Wilhelm von Thoma
Wilhelm von Thoma was born in Germany in 1891. He joined the German Army and served throughout the First World War. He remained in the army and in 1934 took command of Germany's first tank battalion.
In 1936 Thoma was placed in charge of all ground troops supporting General Francisco Franco in the Spanish Civil War. He remained in Spain until August 1939 when he was given command of the 2nd Panzer Division in Germany.
Thoma took part in the invasion of Poland where he distinguished himself by carrying out a difficult wide movement through heavy woods and mountainous terrain and managed to take the Polish forces by surprise. Thoma's experience in Spain and Poland resulted in him being appointed Director of Mobile Forces in October 1940.
Thoma replaced Jurgen von Arnium as commander of the 17th Panzer Division and took part in Operation Barbarossa during the summer of 1941. Serving under Heinz Guderian Thoma played a significant role in the capture of Smolensk and Kiev. He also took part in the failed attempt to capture Moscow.
In September 1942, Thoma was sent to North Africa to take command of the Deutsches Afrika Korps while General Erwin Rommel was on sick leave. The following month General Bernard Montgomery launched the battle at El Alamein. Rommel immediately returned to the front but Thoma remained and was taken prisoner on 4th November when British ground troops broke through the German lines.
Wilhelm von Thoma remained a prisoner of war until just before his death on 30th April 1948.
(1) Wilhelm von Thoma was interviewed by Basil Liddell Hart after the war for his book The Other Side of the Hill (1948)
It was wonderful to have real tanks for the first time in 1934, after being confined to tactical experiments with dummies for so many years. Until then our only practical experience was in an experimental camp that we had in Russia, by arrangement with the Soviet Government. This was near Kazan, and was particularly for studying technical problems. But in 1934 our first tank battalion was formed, at Ohrdruf, under the name 'Motor-Instruction Command'. I was in charge of it. It was the grandmother of all the others.
It was subsequently expanded into a regiment of two battalions, while two more were established at Zossen. They were equipped by degrees, rather slowly, according to the production of the factories - at first with me air-cooled Krupp tank, Panzer I, with only two machine-guns; the next year with the Panzer II, that had a water-cooled Maybach engine and a 20 mm gun; in 1937-38 came the first Panzer III and Panzer IV, which were both bigger and better. Meantime our organization was growing.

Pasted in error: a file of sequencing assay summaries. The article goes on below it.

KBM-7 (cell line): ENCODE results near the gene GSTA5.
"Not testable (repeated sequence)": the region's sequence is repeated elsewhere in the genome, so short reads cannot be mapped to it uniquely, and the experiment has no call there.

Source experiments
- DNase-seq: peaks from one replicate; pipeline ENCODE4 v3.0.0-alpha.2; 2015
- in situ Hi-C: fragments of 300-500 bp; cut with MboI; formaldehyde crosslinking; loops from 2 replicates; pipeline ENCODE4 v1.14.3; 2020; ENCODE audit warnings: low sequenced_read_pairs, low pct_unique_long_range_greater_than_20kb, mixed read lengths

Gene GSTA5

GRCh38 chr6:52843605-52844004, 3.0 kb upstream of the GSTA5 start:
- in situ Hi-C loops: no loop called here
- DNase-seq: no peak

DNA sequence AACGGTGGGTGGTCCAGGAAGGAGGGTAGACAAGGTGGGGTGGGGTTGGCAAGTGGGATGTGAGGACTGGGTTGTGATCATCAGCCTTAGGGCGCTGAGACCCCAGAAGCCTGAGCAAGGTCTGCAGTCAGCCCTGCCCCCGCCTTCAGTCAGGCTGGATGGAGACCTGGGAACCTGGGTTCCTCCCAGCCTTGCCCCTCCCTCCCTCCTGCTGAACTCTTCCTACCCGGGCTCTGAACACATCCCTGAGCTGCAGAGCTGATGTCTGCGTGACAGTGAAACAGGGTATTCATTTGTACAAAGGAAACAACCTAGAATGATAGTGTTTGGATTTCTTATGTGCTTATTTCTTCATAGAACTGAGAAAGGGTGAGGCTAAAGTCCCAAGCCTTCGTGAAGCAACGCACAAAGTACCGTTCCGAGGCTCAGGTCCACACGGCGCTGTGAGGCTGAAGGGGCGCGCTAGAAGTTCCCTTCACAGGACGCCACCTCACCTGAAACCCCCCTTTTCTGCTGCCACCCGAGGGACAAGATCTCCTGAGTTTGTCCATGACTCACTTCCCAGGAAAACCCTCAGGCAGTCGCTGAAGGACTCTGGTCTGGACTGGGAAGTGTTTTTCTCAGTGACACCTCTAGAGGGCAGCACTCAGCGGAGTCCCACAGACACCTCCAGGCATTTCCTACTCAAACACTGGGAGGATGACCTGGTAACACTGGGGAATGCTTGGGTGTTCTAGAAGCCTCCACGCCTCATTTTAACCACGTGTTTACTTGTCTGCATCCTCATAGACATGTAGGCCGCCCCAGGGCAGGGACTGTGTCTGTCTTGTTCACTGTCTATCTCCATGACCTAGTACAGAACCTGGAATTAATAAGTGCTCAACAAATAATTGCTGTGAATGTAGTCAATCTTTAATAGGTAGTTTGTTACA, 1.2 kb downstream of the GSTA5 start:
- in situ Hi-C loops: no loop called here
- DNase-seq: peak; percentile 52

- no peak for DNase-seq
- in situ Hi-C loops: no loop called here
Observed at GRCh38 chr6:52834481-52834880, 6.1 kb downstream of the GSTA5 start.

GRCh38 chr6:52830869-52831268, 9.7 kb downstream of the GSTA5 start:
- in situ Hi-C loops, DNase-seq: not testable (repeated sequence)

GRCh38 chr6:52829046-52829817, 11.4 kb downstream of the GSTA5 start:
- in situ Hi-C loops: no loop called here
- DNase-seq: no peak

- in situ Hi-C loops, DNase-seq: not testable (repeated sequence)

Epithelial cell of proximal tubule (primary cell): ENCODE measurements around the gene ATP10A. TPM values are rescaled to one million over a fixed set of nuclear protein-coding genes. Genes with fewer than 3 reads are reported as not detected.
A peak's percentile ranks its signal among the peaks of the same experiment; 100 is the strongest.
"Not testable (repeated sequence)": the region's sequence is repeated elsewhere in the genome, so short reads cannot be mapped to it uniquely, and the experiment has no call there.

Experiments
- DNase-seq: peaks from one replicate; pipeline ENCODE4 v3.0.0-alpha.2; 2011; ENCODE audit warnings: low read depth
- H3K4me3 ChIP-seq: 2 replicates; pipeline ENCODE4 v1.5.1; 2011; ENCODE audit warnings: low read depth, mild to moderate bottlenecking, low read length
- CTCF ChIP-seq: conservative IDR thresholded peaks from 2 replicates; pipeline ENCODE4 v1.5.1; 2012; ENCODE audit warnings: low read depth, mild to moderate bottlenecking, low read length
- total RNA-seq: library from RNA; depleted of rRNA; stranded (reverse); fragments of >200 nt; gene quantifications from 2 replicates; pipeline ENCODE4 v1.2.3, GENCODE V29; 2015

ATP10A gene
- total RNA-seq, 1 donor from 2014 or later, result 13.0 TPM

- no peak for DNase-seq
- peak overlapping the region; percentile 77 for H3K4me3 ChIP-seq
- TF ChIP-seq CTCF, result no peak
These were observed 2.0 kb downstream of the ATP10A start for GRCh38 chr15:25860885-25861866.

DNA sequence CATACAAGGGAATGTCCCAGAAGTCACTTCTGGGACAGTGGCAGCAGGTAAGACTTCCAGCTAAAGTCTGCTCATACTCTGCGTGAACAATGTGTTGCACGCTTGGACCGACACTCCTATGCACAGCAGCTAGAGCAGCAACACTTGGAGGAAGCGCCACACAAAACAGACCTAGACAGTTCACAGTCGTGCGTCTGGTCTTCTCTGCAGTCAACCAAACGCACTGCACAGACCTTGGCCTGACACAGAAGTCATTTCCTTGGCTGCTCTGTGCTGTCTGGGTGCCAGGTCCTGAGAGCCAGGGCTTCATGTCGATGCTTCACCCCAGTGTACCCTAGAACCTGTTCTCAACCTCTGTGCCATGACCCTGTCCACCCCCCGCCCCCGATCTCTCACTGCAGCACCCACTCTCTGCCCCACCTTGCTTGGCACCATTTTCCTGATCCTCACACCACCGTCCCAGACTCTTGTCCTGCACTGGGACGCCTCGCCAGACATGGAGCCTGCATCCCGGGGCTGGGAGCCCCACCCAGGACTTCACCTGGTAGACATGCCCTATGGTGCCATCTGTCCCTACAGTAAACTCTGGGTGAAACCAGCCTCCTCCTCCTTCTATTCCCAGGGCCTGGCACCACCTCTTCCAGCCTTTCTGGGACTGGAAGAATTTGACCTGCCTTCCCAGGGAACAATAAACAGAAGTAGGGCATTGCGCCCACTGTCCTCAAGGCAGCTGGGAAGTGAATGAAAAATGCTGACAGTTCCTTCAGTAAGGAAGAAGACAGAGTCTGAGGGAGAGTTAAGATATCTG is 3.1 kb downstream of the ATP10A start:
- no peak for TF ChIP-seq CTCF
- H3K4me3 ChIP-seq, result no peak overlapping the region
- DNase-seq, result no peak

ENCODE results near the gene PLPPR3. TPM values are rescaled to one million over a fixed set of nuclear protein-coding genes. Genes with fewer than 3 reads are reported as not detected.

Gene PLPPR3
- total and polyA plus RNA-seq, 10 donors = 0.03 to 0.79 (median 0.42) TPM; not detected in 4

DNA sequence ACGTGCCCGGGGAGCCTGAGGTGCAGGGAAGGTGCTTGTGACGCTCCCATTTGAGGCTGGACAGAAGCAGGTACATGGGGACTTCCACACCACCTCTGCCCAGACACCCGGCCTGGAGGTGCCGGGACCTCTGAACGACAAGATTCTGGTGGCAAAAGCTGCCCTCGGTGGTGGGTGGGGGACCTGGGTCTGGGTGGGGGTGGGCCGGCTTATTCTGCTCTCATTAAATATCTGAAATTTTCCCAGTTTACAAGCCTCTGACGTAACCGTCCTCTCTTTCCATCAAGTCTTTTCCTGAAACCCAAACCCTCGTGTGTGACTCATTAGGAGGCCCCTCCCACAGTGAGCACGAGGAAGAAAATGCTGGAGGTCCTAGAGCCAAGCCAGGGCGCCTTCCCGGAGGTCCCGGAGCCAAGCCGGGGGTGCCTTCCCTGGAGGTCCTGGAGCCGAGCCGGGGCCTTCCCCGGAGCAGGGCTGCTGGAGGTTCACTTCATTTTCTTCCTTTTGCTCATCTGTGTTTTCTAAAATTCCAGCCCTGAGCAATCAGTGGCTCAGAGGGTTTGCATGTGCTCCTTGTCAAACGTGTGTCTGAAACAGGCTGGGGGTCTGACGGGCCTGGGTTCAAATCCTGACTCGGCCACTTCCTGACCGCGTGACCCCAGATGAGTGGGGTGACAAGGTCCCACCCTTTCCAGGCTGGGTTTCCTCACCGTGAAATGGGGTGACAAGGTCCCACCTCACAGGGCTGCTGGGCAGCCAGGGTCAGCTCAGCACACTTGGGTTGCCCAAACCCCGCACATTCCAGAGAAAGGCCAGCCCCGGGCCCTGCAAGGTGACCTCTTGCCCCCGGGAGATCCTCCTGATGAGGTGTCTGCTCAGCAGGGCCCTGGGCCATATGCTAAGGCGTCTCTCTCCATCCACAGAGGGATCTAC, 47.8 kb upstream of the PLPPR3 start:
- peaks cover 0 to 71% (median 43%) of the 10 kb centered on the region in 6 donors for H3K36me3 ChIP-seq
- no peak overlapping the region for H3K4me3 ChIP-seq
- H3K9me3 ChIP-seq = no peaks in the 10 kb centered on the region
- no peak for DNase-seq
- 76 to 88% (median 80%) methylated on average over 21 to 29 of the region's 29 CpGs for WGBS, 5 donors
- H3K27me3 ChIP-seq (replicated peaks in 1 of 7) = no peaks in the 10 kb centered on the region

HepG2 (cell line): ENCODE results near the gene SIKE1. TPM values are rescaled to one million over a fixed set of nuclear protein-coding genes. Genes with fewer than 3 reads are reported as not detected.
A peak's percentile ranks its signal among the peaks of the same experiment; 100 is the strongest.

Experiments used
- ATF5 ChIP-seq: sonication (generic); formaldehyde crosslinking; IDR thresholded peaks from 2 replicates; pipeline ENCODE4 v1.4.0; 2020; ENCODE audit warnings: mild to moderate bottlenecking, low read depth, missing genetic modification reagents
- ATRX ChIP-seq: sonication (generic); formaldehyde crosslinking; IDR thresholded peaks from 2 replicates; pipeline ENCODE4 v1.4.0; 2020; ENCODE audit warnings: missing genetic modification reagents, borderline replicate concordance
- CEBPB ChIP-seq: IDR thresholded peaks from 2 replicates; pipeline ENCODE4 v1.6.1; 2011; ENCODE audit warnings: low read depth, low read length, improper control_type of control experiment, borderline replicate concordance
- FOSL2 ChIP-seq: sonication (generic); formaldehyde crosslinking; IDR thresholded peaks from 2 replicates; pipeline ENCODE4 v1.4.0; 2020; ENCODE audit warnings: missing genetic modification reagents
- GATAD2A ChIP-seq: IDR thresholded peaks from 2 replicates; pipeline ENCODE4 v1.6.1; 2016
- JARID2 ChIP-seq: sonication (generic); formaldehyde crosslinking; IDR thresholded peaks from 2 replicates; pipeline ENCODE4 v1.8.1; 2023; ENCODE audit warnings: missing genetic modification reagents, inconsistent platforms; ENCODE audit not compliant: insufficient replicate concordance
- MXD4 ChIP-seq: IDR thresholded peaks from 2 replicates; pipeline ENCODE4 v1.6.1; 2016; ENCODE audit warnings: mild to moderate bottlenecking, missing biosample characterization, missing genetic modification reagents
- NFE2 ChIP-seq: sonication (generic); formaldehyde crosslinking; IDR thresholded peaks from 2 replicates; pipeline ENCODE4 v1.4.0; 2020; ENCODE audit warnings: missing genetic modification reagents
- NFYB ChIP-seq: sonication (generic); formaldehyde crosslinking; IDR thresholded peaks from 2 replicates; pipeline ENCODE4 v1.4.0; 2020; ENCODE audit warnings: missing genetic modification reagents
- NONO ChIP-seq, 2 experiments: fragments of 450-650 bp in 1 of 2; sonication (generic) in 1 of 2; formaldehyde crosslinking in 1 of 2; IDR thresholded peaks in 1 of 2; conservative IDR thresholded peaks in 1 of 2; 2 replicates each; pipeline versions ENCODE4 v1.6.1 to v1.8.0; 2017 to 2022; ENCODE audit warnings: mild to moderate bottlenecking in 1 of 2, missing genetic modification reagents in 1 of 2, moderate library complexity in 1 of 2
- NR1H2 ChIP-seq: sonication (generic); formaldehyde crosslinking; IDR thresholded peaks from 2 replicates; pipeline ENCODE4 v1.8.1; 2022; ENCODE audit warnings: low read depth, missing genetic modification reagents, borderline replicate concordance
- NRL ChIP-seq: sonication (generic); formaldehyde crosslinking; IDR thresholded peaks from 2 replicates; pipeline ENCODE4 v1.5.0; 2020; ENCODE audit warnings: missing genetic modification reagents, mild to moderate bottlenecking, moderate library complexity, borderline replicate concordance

In 1935 two tank brigades were formed-one for each of the two armoured divisions that were then created. The German tank officers closely followed the British ideas on armoured warfare, particularly your own; also General Fuller's. They likewise followed with keen interest the pioneer activities of the original British tank brigade.
It may surprise you to hear that the development of armoured forces met with much resistance from the higher generals of the German Army, as it did in yours. The older ones were afraid of developing such forces fast - because they themselves did not understand the technique of armoured warfare, and were uncomfortable with such new instruments. At the best they were interested, but dubious and cautious. We could have gone ahead much faster but for their attitude.
It could be seen that Spain would serve as 'the European Aldershot'. I was in command of all the German ground troops in Spain during the war. Their numbers were greatly exaggerated in newspaper reports - they were never more than 600 at a time. They were used to train Franco's tank force and to get battle experience themselves.
Our main help to Franco was in machines-aircraft and tanks. At the start he had nothing beyond a few obsolete machines. The first batch of German tanks arrived in September, followed by a larger batch in October. They were the Panzer I.
Russian tanks began to arrive on the other side even quicker - at the end of July. They were of a heavier type than ours, which were armed only with machine-guns, and I offered a reward of 500 pesetas for every one that was captured, as I was only too glad to convert them to my own use.
By a carefully organized dilution of the German personnel I was soon able to train a large number of Spanish tank-crews. I found the Spanish quick to learn though also quick to forget. By 1938 I had four tank battalions under my command - each of three companies, with fifteen tanks in a company. Four of the companies were equipped with Russian tanks. I also had thirty anti-tank companies, with six 37 mm guns apiece.